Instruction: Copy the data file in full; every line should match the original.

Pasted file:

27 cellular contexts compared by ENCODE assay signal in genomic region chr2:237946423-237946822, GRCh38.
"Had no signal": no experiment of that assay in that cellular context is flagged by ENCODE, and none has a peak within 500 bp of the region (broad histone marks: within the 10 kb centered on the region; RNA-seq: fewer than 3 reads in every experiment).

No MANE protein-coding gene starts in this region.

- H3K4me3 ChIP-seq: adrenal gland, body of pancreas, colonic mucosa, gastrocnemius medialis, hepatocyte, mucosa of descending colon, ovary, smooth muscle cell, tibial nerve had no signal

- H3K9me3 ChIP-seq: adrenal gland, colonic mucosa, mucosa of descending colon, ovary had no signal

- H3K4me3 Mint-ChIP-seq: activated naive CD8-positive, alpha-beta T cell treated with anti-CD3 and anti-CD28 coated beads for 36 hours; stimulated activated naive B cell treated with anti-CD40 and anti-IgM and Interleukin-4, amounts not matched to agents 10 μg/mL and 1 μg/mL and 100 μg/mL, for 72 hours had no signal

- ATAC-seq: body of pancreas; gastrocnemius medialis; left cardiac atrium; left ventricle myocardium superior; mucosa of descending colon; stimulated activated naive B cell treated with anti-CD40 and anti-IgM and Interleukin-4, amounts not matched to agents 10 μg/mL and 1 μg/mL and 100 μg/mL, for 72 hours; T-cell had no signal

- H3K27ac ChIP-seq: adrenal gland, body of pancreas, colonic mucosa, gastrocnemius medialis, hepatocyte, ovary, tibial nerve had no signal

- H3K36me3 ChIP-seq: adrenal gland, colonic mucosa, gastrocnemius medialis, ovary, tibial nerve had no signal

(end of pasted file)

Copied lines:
27 cellular contexts compared by ENCODE assay signal in genomic region chr2:237946423-237946822, GRCh38.
"Had no signal": no experiment of that assay in that cellular context is flagged by ENCODE, and none has a peak within 500 bp of the region (broad histone marks: within the 10 kb centered on the region; RNA-seq: fewer than 3 reads in every experiment).

No MANE protein-coding gene starts in this region.

- H3K4me3 ChIP-seq: adrenal gland, body of pancreas, colonic mucosa, gastrocnemius medialis, hepatocyte, mucosa of descending colon, ovary, smooth muscle cell, tibial nerve had no signal

- H3K9me3 ChIP-seq: adrenal gland, colonic mucosa, mucosa of descending colon, ovary had no signal

- H3K4me3 Mint-ChIP-seq: activated naive CD8-positive, alpha-beta T cell treated with anti-CD3 and anti-CD28 coated beads for 36 hours; stimulated activated naive B cell treated with anti-CD40 and anti-IgM and Interleukin-4, amounts not matched to agents 10 μg/mL and 1 μg/mL and 100 μg/mL, for 72 hours had no signal

- ATAC-seq: body of pancreas; gastrocnemius medialis; left cardiac atrium; left ventricle myocardium superior; mucosa of descending colon; stimulated activated naive B cell treated with anti-CD40 and anti-IgM and Interleukin-4, amounts not matched to agents 10 μg/mL and 1 μg/mL and 100 μg/mL, for 72 hours; T-cell had no signal

- H3K27ac ChIP-seq: adrenal gland, body of pancreas, colonic mucosa, gastrocnemius medialis, hepatocyte, ovary, tibial nerve had no signal

- H3K36me3 ChIP-seq: adrenal gland, colonic mucosa, gastrocnemius medialis, ovary, tibial nerve had no signal